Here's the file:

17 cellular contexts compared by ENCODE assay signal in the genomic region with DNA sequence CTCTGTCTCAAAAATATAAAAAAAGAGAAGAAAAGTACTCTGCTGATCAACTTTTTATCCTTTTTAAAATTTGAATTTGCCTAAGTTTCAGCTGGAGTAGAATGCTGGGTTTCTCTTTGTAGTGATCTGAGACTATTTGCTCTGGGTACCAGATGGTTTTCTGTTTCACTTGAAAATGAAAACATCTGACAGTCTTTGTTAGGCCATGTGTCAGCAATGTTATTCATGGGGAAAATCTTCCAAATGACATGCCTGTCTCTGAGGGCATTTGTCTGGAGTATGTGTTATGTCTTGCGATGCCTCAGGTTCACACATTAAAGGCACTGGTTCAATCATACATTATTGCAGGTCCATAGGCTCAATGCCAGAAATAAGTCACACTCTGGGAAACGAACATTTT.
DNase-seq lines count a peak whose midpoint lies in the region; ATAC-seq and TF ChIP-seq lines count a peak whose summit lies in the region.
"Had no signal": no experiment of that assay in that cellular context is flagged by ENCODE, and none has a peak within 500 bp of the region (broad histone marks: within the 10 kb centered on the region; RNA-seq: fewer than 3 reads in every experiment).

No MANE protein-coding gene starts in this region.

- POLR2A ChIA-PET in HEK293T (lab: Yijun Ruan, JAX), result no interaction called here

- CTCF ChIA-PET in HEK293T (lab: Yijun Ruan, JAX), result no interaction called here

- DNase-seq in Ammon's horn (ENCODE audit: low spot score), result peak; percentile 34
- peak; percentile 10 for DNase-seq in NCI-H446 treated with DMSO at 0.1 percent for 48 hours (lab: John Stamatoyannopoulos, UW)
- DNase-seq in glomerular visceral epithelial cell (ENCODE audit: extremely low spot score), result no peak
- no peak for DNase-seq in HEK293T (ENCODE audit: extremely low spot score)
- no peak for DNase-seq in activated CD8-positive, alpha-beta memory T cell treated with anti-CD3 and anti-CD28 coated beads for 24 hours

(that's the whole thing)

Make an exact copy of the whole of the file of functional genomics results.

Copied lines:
17 cellular contexts compared by ENCODE assay signal in the genomic region with DNA sequence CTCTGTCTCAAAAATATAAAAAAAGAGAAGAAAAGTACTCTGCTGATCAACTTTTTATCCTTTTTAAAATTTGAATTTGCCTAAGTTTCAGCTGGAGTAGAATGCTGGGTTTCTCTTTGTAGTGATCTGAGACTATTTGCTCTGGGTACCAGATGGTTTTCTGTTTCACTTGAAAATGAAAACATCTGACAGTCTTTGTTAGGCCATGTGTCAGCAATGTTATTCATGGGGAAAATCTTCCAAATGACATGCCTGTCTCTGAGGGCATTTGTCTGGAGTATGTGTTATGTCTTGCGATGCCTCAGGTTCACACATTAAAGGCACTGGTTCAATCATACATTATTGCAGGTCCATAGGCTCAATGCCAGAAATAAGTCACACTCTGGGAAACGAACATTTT.
DNase-seq lines count a peak whose midpoint lies in the region; ATAC-seq and TF ChIP-seq lines count a peak whose summit lies in the region.
"Had no signal": no experiment of that assay in that cellular context is flagged by ENCODE, and none has a peak within 500 bp of the region (broad histone marks: within the 10 kb centered on the region; RNA-seq: fewer than 3 reads in every experiment).

No MANE protein-coding gene starts in this region.

- POLR2A ChIA-PET in HEK293T (lab: Yijun Ruan, JAX), result no interaction called here

- CTCF ChIA-PET in HEK293T (lab: Yijun Ruan, JAX), result no interaction called here

- DNase-seq in Ammon's horn (ENCODE audit: low spot score), result peak; percentile 34
- peak; percentile 10 for DNase-seq in NCI-H446 treated with DMSO at 0.1 percent for 48 hours (lab: John Stamatoyannopoulos, UW)
- DNase-seq in glomerular visceral epithelial cell (ENCODE audit: extremely low spot score), result no peak
- no peak for DNase-seq in HEK293T (ENCODE audit: extremely low spot score)
- no peak for DNase-seq in activated CD8-positive, alpha-beta memory T cell treated with anti-CD3 and anti-CD28 coated beads for 24 hours